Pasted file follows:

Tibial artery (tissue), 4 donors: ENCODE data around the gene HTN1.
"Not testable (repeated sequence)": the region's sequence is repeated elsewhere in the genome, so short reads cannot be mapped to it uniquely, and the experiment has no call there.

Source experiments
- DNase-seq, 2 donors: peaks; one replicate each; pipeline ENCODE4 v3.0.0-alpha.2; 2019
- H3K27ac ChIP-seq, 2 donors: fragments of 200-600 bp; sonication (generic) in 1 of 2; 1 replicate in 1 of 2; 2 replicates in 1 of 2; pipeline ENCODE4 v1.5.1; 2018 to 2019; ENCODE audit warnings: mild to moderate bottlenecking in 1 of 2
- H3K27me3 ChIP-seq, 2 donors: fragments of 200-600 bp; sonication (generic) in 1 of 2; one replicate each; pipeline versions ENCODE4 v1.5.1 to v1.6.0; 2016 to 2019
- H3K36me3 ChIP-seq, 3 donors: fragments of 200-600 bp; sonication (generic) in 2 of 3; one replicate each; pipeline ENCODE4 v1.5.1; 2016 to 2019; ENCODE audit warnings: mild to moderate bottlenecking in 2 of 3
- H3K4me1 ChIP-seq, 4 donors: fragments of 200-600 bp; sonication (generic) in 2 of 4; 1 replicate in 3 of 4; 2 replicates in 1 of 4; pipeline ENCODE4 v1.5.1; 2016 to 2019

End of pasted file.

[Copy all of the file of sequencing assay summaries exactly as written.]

Tibial artery (tissue), 4 donors: ENCODE data around the gene HTN1.
"Not testable (repeated sequence)": the region's sequence is repeated elsewhere in the genome, so short reads cannot be mapped to it uniquely, and the experiment has no call there.

Source experiments
- DNase-seq, 2 donors: peaks; one replicate each; pipeline ENCODE4 v3.0.0-alpha.2; 2019
- H3K27ac ChIP-seq, 2 donors: fragments of 200-600 bp; sonication (generic) in 1 of 2; 1 replicate in 1 of 2; 2 replicates in 1 of 2; pipeline ENCODE4 v1.5.1; 2018 to 2019; ENCODE audit warnings: mild to moderate bottlenecking in 1 of 2
- H3K27me3 ChIP-seq, 2 donors: fragments of 200-600 bp; sonication (generic) in 1 of 2; one replicate each; pipeline versions ENCODE4 v1.5.1 to v1.6.0; 2016 to 2019
- H3K36me3 ChIP-seq, 3 donors: fragments of 200-600 bp; sonication (generic) in 2 of 3; one replicate each; pipeline ENCODE4 v1.5.1; 2016 to 2019; ENCODE audit warnings: mild to moderate bottlenecking in 2 of 3
- H3K4me1 ChIP-seq, 4 donors: fragments of 200-600 bp; sonication (generic) in 2 of 4; 1 replicate in 3 of 4; 2 replicates in 1 of 4; pipeline ENCODE4 v1.5.1; 2016 to 2019